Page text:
From that above, it was palpably clear that these omissions by both the Finance Minister and the Committee on Finance meant they relied on deception to secure approval of the documents as concluded by the SP in his report as follows: “ the Committee on Finance report appears to be a rehash of the Minister’s memorandum to Parliament without critical examination and analysis of the Transaction Documents as fit for the independent purpose and approval by the House. The Committee on Finance appears to have just rubber stamped the Minister for Finance’s Memorandum to Parliament for the approval of the Transaction Documents without any study of the documents to determine whether or not the commitment of Ghana’s patrimony in the manner agreed by the Government with other transaction partners was consistent with the national interest”.

The abysmal failures of the Committee on Finance regarding the approval processes beggar belief and there is only one conclusion that could be drawn. That, parliament was in collusion with the Finance Minister to hide the dangers the Agyapa Agreements posed to Ghana’s sovereign rights over her gold mineral royalties, the illegal and the unconstitutional deal. Why, we may never know, except to say that they put party and self-interests above nation. Ghanaian parliamentarians only care about themselves first, party second and nation last. In short, these acts and omissions amounted to nothing but patent dereliction of parliamentary duty, betrayal of Ghana, a de-service to the executive and a hang-out-to-dry of the finance minister.

A critical examination of the Fourth Republican Parliament shows that, it lacks independent decision making. The majority party, which often is also the ruling party always and wholeheartedly supports whatever bills and agreements are brough before parliament by the Executive for approval, whilst the minority, which is also the party in opposition often opposes for the sake of their selfish and party interests. Whenever the majority and the minority are in unison, then it’s about their personal welfare and interest such as the payment of salaries and allowances, security, ex-gratia, and others. In such cases, not a single against voice from the floor would be raised from either side of the aisle.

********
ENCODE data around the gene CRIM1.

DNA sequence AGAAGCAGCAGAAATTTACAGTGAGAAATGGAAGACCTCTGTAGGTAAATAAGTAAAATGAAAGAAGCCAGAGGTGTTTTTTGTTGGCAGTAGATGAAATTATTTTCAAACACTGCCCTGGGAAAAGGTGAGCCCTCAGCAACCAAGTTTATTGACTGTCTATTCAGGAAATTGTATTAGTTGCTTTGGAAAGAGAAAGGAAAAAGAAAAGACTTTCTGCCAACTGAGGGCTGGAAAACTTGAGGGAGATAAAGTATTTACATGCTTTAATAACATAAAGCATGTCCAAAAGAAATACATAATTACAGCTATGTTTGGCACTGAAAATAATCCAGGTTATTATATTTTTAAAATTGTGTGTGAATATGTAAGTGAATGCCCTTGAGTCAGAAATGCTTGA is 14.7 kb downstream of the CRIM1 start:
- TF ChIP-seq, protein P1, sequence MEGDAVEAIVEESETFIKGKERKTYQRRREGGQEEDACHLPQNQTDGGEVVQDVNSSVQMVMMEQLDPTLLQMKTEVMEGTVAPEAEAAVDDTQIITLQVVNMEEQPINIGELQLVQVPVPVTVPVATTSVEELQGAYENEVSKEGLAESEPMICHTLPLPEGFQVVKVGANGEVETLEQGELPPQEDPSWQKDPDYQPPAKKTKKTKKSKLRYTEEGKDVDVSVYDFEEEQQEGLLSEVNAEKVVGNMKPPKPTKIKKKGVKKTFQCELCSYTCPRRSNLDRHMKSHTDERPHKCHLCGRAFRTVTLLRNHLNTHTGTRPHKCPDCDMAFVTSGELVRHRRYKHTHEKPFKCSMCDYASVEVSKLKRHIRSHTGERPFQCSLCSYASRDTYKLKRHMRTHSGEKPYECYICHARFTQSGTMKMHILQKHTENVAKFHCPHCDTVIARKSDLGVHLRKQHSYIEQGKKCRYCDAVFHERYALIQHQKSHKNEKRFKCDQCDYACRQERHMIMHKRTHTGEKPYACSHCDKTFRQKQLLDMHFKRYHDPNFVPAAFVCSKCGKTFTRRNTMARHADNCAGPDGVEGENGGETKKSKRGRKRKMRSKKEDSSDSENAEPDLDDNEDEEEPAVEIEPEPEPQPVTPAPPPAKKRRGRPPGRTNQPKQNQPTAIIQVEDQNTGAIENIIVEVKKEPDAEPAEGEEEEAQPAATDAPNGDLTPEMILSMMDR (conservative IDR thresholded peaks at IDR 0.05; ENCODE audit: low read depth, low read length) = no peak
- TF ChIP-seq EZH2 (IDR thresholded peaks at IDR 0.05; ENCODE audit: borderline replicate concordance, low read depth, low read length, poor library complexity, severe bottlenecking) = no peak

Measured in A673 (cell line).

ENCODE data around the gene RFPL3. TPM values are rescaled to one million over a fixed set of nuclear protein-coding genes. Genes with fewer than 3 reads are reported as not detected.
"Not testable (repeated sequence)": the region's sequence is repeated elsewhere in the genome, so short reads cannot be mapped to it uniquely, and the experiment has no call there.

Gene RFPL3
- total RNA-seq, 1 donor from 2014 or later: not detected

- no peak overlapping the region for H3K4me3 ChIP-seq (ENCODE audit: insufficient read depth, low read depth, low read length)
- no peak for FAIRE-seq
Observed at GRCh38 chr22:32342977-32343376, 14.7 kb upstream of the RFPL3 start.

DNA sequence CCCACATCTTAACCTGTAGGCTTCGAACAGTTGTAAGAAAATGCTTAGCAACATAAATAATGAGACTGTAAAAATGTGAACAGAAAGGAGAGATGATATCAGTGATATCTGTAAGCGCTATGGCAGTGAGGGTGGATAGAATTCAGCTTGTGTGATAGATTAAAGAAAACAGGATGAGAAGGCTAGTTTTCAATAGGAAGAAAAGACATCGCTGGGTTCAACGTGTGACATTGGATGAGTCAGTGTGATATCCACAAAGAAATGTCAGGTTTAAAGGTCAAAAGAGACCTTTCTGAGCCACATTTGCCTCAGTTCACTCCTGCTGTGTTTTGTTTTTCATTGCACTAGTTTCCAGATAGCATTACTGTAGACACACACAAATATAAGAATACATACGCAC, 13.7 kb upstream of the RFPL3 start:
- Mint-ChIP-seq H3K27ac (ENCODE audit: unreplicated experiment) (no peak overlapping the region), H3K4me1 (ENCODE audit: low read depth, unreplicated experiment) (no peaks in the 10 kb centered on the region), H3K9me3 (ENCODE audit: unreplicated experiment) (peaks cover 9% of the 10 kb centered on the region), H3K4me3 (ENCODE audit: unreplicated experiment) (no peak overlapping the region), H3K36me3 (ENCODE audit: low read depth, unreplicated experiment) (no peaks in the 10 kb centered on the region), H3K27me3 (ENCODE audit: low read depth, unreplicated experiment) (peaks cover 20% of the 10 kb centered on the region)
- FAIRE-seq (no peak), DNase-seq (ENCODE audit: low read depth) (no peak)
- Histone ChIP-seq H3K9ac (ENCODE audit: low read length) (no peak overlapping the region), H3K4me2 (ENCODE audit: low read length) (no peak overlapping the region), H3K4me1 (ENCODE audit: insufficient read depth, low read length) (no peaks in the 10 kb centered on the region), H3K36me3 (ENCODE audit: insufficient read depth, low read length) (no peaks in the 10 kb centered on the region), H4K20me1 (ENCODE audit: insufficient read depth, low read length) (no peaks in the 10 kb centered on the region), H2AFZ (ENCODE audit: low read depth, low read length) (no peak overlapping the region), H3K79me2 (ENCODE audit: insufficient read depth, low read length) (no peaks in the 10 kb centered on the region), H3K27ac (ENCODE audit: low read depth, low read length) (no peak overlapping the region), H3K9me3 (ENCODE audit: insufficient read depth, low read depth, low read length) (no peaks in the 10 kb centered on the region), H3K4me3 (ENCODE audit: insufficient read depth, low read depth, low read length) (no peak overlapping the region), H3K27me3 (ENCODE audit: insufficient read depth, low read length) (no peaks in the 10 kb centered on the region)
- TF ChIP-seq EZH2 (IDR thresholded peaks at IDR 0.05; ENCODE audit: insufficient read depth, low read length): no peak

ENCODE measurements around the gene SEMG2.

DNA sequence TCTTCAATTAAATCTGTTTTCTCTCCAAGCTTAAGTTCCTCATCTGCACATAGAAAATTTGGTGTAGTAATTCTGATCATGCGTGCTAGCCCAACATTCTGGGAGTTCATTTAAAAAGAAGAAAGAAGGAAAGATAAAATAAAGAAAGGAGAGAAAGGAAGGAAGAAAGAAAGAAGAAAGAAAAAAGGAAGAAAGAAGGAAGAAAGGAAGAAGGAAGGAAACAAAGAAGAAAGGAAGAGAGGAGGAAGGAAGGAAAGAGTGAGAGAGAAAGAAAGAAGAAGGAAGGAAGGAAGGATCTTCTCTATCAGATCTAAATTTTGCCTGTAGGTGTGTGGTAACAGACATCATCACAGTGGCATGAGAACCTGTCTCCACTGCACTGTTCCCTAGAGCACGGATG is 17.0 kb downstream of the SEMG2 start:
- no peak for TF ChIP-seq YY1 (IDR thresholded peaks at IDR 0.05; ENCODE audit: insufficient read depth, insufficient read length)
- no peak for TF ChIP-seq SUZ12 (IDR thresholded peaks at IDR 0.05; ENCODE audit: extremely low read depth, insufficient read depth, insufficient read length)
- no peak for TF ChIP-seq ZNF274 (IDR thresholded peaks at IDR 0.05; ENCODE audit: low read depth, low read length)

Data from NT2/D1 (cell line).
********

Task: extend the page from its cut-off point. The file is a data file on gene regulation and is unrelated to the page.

One deficiency of the parliamentary system in Ghana is the appointment of the Speaker of the House by the executive instead of being elected from amongst the members of the house. Once appointed by the president, the Speaker acts for and on behalf of the Executive instead of securing and protecting the independence of the legislative arm of government. This is because the Speaker believes that his or her loyalty is to the appointing authority but not the elected members of the house. Unless this is changed so that the Speaker is elected from within the house, the Fourth Republican parliament will continue to be an appendix of the executive and simply rubber stamp whatever is presented to parliament by the executive rather than act independently and hold the executive to proper and effective scrutiny without being an impediment to the executive carrying out its manifesto programmes. This arrangement also undermines the sovereignty of parliament and the separation of powers between the Executive and the Legislature.